among the ‘‘unikonts’’, as well as other data [8,9]. Other recent
authors have classified eukaryotes into 5 or 6 major supergroups:
Amoebozoa, Opisthokonta, Archaeplastida (or Plantae), Chro-
malveolata, Rhizaria, and Excavata, with the first two grouped as
‘unikonts’ by some authors [10–12]. However, the validity of some
of these supergroups, notably Excavata, Archaeplastida and
Chromalveolata, is controversial [13–21].
The present study was designed to test monophyly of the
Archaeplastida and Chromalveolata, each defined by a single
primary- or secondary-plastid generating endosymbiotic event .
The Archaeplastida is composed of three well characterized
monophyletic groups: the Glaucophyta, Rhodophyta (i.e., red
algae), and Viridiplantae (i.e., green algae plus land plants) . All
members of the Archaeplastida possess double membrane-bound
plastids (i.e., primary plastids), which are believed to have been
derived directly from a cyanobacterial endosymbiont by primary
PLoS ONE | www.plosone.org1 July 2008 | Volume 3 | Issue 7 | e2621
endosymbiosis . It should be noted that the rhizarian Paulinella
chromatophora (which does not group with the Archaeplastida)
independently acquired photosynthetic bodies directly from a
cyanobacterium [23,24], although there is debate whether to
Chromalveolata comprises four monophyletic groups—Alveolata,
Cryptophyta (plus Katablepharidae) [8,28], Haptophyta, and
Stramenopiles, each group containing at least some members
harboring plastids thought to be derived from a red alga by
secondary endosymbiosis . Cryptophytes, haptophytes, and
stramenopiles weregrouped as ‘chromists,’ based on shared features
of their plastids. These shared features include the presence of four-
bounding membranes and, with some exceptions , confluence
of the outermost plastid membrane with the nuclear envelope .
It should to be noted, however, that several ‘‘early-diverging’’ clades
within the stramenopiles, and the cryptophyte genus Goniomonas
(plus katablepharid species), do not possess plastids. Alveolates
include ciliates (plastid-less), apicomplexans, and dinoflagellates, the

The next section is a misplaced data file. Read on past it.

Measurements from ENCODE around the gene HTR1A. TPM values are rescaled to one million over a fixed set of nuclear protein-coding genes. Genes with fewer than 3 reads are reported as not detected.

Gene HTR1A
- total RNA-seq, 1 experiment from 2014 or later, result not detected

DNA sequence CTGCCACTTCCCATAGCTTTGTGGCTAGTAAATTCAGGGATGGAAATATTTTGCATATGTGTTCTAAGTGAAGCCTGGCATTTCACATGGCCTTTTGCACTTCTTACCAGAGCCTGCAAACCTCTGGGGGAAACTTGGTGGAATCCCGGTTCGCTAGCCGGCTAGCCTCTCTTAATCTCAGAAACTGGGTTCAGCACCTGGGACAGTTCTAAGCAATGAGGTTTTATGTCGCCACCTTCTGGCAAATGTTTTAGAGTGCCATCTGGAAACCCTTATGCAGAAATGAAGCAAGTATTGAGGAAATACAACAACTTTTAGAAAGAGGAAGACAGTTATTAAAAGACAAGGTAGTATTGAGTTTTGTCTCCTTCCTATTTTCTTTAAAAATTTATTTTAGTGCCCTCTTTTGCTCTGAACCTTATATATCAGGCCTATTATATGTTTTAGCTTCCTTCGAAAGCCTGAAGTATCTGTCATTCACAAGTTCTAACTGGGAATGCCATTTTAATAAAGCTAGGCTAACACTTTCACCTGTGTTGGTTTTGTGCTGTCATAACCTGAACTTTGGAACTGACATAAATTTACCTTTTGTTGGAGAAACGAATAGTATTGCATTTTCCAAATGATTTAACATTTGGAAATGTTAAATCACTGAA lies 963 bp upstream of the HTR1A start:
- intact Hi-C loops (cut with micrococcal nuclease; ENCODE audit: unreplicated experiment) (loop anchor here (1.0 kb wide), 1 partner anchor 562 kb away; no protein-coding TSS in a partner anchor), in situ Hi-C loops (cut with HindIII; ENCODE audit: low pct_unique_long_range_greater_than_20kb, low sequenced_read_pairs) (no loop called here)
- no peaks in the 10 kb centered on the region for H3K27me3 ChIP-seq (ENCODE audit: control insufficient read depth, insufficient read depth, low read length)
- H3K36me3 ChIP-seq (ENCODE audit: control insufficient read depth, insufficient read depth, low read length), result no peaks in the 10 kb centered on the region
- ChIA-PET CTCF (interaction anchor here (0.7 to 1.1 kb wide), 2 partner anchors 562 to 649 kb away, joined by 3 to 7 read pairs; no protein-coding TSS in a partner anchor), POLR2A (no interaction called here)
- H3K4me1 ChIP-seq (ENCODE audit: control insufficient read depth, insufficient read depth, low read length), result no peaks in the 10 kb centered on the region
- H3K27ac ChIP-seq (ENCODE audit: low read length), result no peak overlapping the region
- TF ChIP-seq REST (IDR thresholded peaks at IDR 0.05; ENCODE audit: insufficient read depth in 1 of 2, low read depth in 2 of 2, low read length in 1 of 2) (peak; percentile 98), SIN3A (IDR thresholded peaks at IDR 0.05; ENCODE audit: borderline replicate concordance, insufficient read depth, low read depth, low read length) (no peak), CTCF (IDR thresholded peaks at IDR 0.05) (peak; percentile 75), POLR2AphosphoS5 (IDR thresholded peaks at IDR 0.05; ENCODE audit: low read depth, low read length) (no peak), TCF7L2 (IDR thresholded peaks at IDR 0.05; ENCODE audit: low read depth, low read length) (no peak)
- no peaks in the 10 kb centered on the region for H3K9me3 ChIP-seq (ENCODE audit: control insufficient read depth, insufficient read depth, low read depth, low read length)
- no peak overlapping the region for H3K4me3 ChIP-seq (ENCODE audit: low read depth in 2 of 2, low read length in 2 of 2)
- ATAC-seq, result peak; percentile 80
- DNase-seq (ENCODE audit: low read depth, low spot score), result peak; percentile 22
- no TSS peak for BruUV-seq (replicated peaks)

latter including many plastid-less as well as plastid-bearing members
. Most plastid-bearing dinoflagellates have peridinin as a major
membranes , whereas plastids that are present in the majority of
apicomplexans (i.e., apicoplasts) are exclusively non-photosynthetic
and are bound by 2–4 membranes [33–36]. Recently, a
photosynthetic relative of the apicomplexans has been identified
which harbors plastids with four membranes that are related to
apicoplasts . In contrast to most ‘chromist’ plastids, the
outermostplastid membranesofalveolate plastidsarenotconnected
to the nuclear membrane [32,35].
The major issues surrounding the endosymbiotic origins of
plastid-bearing eukaryotes can be summarized by the following
questions: a) Did the plastids of the Archaeplastida taxa arise from
a single or multiple source(s) of cyanobacteria [38–40]? ; b) Are all
these plastids derived from a single endosymbiotic event [18,41]? ;
c) Can the plastids of the Chromalveolata taxa be traced back to a
single red algal type ? ; d) Were chromalveolate plastids
acquired once or on multiple occasions [43,44]?
As a means of addressing some of these evolutionary concerns,
we carefully targeted molecular phylogenetic markers and taxa to
the specific issue of the monophyly of the Archaeplastida and
Chromalveolata. More focused analyses such as ours can reveal
strong gene-specific evidence for or against phylogenetic relation-
ships, which might be overlooked or unrecognizable in concate-
nation analyses . We chose two conserved, nuclear protein-
coding genes that have been widely used to evaluate eukaryotic
diversification: EEF2 (eukaryotic translation elongation factor 2)
and cytosolic HSP70 (heat-shock protein of 70 kDa) genes. We
generated sequence data from representatives of major eukaryotic
phyla, including cryptophytes, a glaucophyte, a green alga, a
katablepharid, and a rhizarian and analyzed these new sequences
together with existing available database sequences for other
HSP70 is a molecular chaperone which assists in assembly and
folding of proteins and occurs universally in all organisms .
Because of its highly conserved sequence, HSP70 has been